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Abu Dhabi, UAESaturday 23 February 2019

Amanat vice chairman's prescription for a future of healthy growth

A trained physician, Dr Shamsheer Vayalil shares his plans for the Dubai-listed company which invests in the health care and education sectors

Dr Shamsheer Vayali, vice chairman and managing director of Amanat Holdings and founder of VPS Healthcare. (Photo: Reem Mohammed/ The National) 
Dr Shamsheer Vayali, vice chairman and managing director of Amanat Holdings and founder of VPS Healthcare. (Photo: Reem Mohammed/ The National) 

Amid the hubbub of high-powered chatter in a crowded lounge at the World Economic Forum’s Annual Meeting last week, Dr Shamsheer Vayalil cuts a relaxed and congenial figure as he tells me that Amanat Holdings is taking up most of his time right now.

He has been its vice chairman and managing director of the investment company since November 2017, and since then he has overseen a ramp-up in its deal-making activity.

“It’s now almost more than a year with the company. It’s now the second stage of Amanat. When we came in, it was the deployment [of capital] that was the biggest challenge. Now we have deployed close to 80 per cent of the capital, now we need to make sure that whatever we acquired is in the right health and then make sure we create those platforms that we want to do.”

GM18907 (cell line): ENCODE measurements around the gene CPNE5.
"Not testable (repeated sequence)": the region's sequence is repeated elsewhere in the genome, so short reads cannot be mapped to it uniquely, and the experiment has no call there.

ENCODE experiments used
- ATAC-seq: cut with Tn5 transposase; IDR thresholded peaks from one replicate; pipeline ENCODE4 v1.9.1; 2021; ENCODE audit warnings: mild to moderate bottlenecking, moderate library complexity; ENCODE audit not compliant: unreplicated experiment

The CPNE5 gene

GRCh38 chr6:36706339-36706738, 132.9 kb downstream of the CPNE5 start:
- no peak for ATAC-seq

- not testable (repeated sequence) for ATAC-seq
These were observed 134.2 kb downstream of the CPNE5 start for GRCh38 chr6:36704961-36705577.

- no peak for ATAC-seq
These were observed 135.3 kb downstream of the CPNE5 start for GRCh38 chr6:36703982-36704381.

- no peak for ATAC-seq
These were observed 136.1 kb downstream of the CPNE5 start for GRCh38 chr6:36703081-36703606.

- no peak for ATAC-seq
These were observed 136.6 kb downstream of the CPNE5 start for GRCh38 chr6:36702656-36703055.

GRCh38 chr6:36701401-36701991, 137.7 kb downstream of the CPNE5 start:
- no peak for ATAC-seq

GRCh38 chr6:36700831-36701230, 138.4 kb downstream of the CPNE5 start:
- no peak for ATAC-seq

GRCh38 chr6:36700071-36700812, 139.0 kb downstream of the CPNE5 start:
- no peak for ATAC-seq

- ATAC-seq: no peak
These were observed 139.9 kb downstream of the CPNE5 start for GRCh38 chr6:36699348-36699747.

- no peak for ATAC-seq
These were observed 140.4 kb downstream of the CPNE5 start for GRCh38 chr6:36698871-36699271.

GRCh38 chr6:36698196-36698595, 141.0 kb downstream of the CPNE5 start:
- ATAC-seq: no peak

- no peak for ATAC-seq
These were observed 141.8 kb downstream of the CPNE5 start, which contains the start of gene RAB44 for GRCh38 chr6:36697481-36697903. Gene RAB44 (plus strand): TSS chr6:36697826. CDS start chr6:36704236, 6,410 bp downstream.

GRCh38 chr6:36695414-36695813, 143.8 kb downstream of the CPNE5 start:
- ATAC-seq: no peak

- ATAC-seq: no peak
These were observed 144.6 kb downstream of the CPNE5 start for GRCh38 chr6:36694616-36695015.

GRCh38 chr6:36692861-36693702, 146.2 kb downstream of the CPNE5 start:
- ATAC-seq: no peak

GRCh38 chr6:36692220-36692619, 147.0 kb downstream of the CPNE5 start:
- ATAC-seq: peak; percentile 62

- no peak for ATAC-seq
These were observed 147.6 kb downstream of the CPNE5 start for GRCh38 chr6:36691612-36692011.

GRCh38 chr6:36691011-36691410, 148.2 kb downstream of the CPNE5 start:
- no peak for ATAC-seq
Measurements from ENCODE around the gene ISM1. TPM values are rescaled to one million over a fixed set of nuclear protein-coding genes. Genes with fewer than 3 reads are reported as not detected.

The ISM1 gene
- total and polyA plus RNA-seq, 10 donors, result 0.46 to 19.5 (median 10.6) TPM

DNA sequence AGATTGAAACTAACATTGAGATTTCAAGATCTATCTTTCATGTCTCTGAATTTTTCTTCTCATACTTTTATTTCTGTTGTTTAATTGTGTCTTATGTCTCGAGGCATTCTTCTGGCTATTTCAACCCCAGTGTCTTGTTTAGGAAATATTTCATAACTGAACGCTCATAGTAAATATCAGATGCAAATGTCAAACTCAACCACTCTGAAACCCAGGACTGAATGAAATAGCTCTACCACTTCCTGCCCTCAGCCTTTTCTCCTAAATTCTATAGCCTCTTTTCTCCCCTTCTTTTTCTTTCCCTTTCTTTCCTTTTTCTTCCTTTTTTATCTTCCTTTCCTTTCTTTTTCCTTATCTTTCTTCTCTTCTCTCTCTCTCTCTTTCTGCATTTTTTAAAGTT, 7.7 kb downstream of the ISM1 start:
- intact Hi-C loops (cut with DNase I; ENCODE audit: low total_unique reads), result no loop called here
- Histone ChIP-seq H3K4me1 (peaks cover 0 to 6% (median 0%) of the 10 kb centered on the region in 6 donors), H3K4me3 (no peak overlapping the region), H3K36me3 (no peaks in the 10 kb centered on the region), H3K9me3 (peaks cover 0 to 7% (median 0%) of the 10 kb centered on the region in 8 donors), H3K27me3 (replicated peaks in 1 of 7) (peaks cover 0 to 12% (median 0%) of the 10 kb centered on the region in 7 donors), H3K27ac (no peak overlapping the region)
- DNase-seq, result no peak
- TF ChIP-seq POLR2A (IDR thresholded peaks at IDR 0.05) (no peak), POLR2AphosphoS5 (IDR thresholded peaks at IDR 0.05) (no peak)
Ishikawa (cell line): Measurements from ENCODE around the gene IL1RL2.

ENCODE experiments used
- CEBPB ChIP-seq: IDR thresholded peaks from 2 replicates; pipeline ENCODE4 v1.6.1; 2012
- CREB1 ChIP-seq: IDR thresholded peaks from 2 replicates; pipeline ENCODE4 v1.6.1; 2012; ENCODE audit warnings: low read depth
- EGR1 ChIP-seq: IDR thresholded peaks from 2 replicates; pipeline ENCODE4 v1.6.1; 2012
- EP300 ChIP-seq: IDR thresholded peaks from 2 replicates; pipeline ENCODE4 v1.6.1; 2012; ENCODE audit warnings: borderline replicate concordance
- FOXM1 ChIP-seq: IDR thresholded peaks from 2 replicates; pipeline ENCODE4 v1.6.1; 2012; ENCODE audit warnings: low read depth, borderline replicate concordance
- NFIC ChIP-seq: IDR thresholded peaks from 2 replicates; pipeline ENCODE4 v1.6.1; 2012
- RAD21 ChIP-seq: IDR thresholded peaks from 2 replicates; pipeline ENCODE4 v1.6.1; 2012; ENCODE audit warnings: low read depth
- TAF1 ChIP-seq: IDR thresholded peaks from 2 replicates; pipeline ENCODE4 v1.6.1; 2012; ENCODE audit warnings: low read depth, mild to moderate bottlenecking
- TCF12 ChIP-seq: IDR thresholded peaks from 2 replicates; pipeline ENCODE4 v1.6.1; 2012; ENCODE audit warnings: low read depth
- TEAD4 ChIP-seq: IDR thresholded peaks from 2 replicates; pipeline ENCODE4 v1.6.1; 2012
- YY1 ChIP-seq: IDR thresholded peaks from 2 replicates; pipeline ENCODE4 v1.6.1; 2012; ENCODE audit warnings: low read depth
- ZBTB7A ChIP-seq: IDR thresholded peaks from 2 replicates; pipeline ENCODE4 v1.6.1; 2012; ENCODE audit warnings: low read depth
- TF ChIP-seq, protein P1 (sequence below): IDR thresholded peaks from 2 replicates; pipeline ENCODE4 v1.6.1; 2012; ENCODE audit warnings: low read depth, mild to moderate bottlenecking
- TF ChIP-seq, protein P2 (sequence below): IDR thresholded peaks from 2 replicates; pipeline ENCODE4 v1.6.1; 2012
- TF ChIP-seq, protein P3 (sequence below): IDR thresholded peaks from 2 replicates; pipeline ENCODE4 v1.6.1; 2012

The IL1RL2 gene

In late 2014, Amanat was created out of a greenfield IPO on the Dubai stock market. The company raised Dh2.5 billion overall, including from 37 prominent founding shareholders, to invest in education and health care assets.

Dr Vayalil, who is the founder of VPS Healthcare, which owns the Burjeel Hospital brand, says that his subsequent involvement in the company had not been planned.

“[It] just happened accidentally. In VPS, we were at a stage where, I remember, my chief financial officer, came to me and said ‘we have too much on our plate, let’s now start consolidating, let’s do an IPO, just stop the growth’.”

So when the opportunity to invest in Amanat arose, it seemed a good fit, and another chance to play to his strengths; “growth, expansion, deal making, driving value”.

He founded VPS in 2007 and it is now a health services provider across markets including the UAE, Oman and India. Its website says it operates 20 hospitals, over 125 medical centres and has 10,000 employees.

“We were very good at developing brands and, I think, that was what Amanat was lacking at that point of time.”

His involvement in Amanat has coincided with a change of pace in terms of its investment philosophy.

“It used to be more passive, now it has taken a more aggressive approach in terms of taking an active role in the investments. That is facilitated by the know-how of VPS as an operator,” he says.

However, he is keen to caution that the strategy is balanced between remaining efficient and not losing out on any opportunities.

“There is a lot of value that we can unlock by doing it at the right balance. We want to make sure that we preserve the governance and compliance – whether at the board level or disclosures – and we don’t want to have issues. It has been a great story so far.”

The strategy also gives equal weighting to its two main sectors of focus.

“So we have assets; which are three in health care, three in education and one is a social infrastructure deal in education,” he says.

He says that Amanat wants to create “platform investments”, these are essentially established companies which it buys into and then develops.

However, Dr Vayalil stresses that Amanat’s public listing marks it out from typical private equity companies in that there is less pressure over exit strategies. Supporting the growth of the education and healthcare sectors, in line with the overall development goals of the UAE and other countries in which it operates, is also a consideration.